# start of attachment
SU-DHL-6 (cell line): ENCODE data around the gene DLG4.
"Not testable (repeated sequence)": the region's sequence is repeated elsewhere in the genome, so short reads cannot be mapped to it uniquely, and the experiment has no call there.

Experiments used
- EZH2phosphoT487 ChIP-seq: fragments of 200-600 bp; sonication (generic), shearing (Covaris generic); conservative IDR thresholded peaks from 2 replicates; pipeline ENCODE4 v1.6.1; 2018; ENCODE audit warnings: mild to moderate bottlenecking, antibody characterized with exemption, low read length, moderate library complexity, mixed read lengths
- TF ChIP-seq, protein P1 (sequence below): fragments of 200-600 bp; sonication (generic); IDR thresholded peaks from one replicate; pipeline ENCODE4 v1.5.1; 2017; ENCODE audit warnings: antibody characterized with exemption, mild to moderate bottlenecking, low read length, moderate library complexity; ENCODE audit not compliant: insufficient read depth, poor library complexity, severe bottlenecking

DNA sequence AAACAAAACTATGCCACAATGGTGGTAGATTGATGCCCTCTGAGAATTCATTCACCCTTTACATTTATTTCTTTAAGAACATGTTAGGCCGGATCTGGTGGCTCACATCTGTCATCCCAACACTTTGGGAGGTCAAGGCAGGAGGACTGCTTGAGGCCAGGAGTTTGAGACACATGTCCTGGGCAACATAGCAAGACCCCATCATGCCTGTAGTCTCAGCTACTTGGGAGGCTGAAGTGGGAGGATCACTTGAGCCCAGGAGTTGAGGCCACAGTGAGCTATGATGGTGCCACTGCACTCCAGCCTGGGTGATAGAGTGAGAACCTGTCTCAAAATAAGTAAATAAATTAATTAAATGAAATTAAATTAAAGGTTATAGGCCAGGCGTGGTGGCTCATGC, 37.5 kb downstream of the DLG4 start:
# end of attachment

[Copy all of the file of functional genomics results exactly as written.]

SU-DHL-6 (cell line): ENCODE data around the gene DLG4.
"Not testable (repeated sequence)": the region's sequence is repeated elsewhere in the genome, so short reads cannot be mapped to it uniquely, and the experiment has no call there.

Experiments used
- EZH2phosphoT487 ChIP-seq: fragments of 200-600 bp; sonication (generic), shearing (Covaris generic); conservative IDR thresholded peaks from 2 replicates; pipeline ENCODE4 v1.6.1; 2018; ENCODE audit warnings: mild to moderate bottlenecking, antibody characterized with exemption, low read length, moderate library complexity, mixed read lengths
- TF ChIP-seq, protein P1 (sequence below): fragments of 200-600 bp; sonication (generic); IDR thresholded peaks from one replicate; pipeline ENCODE4 v1.5.1; 2017; ENCODE audit warnings: antibody characterized with exemption, mild to moderate bottlenecking, low read length, moderate library complexity; ENCODE audit not compliant: insufficient read depth, poor library complexity, severe bottlenecking

DNA sequence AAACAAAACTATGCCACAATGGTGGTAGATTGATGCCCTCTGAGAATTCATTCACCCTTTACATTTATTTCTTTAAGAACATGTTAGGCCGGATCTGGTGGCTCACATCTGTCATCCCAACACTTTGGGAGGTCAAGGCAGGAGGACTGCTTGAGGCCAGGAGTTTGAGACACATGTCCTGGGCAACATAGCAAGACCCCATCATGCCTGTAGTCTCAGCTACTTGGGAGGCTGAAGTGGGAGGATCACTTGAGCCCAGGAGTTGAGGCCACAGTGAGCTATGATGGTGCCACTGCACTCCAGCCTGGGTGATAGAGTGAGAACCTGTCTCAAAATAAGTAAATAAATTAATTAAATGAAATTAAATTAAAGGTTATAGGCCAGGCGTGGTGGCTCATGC, 37.5 kb downstream of the DLG4 start: